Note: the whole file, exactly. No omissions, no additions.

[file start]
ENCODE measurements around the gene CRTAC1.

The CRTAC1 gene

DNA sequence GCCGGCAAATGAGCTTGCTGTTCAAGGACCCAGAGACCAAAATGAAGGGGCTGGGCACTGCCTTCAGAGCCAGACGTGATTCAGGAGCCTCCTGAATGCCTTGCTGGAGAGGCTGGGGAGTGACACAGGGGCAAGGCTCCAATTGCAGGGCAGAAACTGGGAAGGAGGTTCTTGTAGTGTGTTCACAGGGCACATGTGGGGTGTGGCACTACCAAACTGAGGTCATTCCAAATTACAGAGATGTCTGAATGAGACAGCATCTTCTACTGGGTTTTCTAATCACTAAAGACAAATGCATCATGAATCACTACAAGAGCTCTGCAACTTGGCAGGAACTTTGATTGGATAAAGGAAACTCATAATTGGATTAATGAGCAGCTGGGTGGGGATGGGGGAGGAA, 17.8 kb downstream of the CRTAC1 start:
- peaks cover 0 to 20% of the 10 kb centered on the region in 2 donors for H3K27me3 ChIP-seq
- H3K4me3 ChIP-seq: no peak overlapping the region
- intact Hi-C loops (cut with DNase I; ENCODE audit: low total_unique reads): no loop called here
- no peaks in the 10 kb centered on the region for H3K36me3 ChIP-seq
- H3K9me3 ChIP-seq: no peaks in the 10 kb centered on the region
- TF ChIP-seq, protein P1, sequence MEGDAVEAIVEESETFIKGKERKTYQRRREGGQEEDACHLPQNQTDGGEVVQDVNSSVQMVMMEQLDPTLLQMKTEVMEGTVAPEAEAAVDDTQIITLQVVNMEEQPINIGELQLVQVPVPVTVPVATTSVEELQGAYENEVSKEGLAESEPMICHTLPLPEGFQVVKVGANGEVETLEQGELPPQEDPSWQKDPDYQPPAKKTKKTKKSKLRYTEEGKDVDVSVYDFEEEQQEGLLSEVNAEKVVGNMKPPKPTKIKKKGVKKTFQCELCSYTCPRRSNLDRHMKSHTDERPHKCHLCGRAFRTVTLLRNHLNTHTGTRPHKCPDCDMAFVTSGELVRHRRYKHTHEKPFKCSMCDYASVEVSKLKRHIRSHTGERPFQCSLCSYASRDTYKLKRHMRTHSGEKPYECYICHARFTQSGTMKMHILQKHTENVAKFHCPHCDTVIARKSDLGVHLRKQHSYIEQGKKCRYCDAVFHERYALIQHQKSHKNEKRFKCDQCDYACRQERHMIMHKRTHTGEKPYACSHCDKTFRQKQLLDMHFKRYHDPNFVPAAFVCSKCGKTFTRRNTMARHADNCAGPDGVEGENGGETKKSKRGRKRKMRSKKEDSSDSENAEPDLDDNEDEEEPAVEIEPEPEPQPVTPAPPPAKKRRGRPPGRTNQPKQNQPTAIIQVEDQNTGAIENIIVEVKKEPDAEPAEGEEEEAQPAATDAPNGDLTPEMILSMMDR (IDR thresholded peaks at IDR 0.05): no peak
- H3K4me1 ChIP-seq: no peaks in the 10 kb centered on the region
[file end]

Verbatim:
ENCODE measurements around the gene CRTAC1.

The CRTAC1 gene

DNA sequence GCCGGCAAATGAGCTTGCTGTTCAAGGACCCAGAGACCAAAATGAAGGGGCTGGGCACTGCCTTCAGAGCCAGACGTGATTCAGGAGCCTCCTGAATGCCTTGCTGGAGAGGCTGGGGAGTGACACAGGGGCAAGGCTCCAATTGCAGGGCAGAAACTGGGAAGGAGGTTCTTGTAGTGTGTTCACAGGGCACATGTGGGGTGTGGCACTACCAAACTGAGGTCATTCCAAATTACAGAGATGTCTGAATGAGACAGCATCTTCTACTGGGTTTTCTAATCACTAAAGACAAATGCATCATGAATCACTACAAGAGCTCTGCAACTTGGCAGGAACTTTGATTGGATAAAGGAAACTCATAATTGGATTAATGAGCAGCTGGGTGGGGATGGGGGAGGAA, 17.8 kb downstream of the CRTAC1 start:
- peaks cover 0 to 20% of the 10 kb centered on the region in 2 donors for H3K27me3 ChIP-seq
- H3K4me3 ChIP-seq: no peak overlapping the region
- intact Hi-C loops (cut with DNase I; ENCODE audit: low total_unique reads): no loop called here
- no peaks in the 10 kb centered on the region for H3K36me3 ChIP-seq
- H3K9me3 ChIP-seq: no peaks in the 10 kb centered on the region
- TF ChIP-seq, protein P1, sequence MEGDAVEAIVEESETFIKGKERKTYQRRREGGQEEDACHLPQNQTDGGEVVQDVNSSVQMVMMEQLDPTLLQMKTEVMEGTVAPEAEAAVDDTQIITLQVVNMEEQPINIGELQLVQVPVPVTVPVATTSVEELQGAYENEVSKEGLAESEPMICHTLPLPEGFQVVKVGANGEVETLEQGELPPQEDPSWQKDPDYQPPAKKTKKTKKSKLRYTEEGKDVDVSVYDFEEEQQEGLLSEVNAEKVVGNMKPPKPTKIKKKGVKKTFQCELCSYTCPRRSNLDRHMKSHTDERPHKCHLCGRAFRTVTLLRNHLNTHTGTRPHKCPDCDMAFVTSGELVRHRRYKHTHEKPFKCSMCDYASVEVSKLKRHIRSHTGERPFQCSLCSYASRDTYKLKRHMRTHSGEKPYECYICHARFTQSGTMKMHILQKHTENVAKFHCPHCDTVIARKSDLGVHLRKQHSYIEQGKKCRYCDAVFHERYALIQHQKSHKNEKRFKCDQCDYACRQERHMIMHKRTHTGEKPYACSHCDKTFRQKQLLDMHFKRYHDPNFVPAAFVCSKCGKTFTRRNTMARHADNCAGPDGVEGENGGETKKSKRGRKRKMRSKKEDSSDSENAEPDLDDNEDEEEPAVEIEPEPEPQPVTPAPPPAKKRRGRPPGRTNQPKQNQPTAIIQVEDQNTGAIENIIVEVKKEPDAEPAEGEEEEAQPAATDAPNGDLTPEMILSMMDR (IDR thresholded peaks at IDR 0.05): no peak
- H3K4me1 ChIP-seq: no peaks in the 10 kb centered on the region